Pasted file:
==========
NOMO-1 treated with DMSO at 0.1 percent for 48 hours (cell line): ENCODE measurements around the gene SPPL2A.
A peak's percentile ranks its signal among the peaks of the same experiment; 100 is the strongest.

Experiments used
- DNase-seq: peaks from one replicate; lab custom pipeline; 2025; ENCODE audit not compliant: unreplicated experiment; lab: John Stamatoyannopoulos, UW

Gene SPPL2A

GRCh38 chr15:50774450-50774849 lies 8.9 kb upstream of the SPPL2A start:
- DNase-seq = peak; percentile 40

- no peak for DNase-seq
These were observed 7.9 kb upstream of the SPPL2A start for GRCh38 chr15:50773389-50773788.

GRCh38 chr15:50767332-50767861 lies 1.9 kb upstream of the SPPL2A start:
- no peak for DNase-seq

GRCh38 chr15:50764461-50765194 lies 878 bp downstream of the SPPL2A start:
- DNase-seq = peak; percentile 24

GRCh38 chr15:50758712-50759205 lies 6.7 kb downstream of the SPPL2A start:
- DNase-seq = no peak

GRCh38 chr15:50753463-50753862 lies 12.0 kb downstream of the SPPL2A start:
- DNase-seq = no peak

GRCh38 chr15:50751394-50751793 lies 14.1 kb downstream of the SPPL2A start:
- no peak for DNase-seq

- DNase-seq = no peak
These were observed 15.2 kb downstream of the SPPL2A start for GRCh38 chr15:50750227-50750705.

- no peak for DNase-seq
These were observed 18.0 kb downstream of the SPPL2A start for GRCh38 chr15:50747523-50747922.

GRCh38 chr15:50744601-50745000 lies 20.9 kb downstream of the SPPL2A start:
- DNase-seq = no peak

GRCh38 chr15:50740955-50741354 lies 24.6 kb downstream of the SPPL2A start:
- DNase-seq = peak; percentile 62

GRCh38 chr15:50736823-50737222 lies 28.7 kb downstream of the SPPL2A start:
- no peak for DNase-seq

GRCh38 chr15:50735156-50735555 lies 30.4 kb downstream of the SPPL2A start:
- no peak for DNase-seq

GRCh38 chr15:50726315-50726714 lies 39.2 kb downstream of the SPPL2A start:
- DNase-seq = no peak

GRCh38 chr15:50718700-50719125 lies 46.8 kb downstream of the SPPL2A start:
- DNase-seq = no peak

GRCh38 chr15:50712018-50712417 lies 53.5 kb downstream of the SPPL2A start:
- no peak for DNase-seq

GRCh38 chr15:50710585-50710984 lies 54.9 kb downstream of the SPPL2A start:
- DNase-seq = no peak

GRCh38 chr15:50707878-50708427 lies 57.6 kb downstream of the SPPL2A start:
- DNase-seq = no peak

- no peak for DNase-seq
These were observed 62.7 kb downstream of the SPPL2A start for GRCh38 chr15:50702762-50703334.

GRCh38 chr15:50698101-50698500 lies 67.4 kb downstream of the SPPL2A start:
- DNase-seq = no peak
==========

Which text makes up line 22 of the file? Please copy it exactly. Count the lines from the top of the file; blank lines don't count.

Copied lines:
- no peak for DNase-seq